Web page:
The Hold Up
La Mesa, CA
Preface: Years ago, the 40s perhaps, Charlie Chaplin secretly entered a Charlie Chaplin look-alike contest. He placed 20th.
So, why take this photograph. Last summer I submitted it to an off-the-wall contest and forgot about it until yesterday. I checked their website and my submission wasn't given so much as a nod. Not everybody gets a juice box. Yet, I really like it. Perhaps I like it in ways too different from the guardians of Internet photo contests. You never know who these guardians are, do you? And, no one would ever buy it so it won't find its way upon a wall (except perhaps some automotive geek who appreciates jack-stands). So, what good is it? Of course, it needs no monetary value to be appreciated, least of all by its creator.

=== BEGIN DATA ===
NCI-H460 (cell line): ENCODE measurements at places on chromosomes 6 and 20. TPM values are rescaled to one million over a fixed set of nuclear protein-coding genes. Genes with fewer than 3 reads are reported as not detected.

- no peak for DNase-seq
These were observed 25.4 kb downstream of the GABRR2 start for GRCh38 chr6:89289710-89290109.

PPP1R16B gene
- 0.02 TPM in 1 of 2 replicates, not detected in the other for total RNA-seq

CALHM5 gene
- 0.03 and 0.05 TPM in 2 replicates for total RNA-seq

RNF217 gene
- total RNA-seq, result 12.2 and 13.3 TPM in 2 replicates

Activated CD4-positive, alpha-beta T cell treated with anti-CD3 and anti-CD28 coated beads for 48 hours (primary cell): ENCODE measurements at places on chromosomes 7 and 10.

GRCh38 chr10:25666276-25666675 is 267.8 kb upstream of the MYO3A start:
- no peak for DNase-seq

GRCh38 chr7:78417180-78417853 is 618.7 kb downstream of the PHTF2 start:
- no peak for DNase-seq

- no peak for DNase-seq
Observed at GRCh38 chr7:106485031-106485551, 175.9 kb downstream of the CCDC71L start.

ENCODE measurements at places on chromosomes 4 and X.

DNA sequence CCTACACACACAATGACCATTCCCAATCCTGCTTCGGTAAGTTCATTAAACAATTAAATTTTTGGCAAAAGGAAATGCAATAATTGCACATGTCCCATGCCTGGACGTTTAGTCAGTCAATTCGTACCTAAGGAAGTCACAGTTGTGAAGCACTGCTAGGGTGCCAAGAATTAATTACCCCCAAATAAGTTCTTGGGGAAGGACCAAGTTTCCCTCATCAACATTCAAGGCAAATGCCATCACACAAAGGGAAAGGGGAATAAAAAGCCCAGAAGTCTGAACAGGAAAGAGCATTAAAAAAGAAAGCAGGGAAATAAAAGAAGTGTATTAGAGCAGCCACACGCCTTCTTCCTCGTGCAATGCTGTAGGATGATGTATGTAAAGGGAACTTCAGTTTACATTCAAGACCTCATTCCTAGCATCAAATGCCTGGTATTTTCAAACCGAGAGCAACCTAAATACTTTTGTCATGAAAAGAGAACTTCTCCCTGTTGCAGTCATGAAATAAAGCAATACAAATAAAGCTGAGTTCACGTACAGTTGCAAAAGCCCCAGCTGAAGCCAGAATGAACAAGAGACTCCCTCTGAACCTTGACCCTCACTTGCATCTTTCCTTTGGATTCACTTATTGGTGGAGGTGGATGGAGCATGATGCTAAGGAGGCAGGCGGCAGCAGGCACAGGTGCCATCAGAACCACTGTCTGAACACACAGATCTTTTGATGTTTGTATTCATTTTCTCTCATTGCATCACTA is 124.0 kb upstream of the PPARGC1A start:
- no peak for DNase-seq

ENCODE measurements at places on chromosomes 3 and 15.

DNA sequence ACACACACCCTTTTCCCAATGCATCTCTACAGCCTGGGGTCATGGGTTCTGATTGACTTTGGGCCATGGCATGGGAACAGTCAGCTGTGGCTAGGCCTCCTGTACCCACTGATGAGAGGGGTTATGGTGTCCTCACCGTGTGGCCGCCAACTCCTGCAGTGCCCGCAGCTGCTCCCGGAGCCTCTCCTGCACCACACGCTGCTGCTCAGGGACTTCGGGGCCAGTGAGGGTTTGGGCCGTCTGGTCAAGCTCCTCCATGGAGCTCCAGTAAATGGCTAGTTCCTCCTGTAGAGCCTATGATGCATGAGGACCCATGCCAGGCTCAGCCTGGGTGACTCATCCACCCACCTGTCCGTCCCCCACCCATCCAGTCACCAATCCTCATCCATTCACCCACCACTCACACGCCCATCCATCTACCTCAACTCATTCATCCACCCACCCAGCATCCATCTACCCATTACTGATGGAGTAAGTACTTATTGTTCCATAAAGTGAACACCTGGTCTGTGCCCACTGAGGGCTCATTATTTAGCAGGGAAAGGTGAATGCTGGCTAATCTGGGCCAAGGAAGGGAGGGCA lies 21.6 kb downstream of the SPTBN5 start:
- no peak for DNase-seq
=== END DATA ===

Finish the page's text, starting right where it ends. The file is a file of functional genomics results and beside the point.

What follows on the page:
It has an oddness about it that I appreciate. I can guarantee that you'll never see it duplicated, anywhere. It's not Delicate Arch or Half Dome which will be photographed for eons to come. This scene is gone, history, no more. Go ahead, try searching for nighttime car on jack-stands and see what it gets you. That, for me, gives it some equivalent to value.
What it has for me is light and shadow, the subject is somewhat irrelevant, though interesting in its uniqueness. The light brings texture to the canopy, the shadow gives it a sense of the clandestine, something stealthy, secretive.
I'm finding more and more that I gravitate to these types of scenes. They may not "Pop" or evoke oohs and ahhs but they have merit. They fit more comfortably in photo books than on walls and seem happiest when surrounded by their like brethren on fine paper in a well executed book of prints.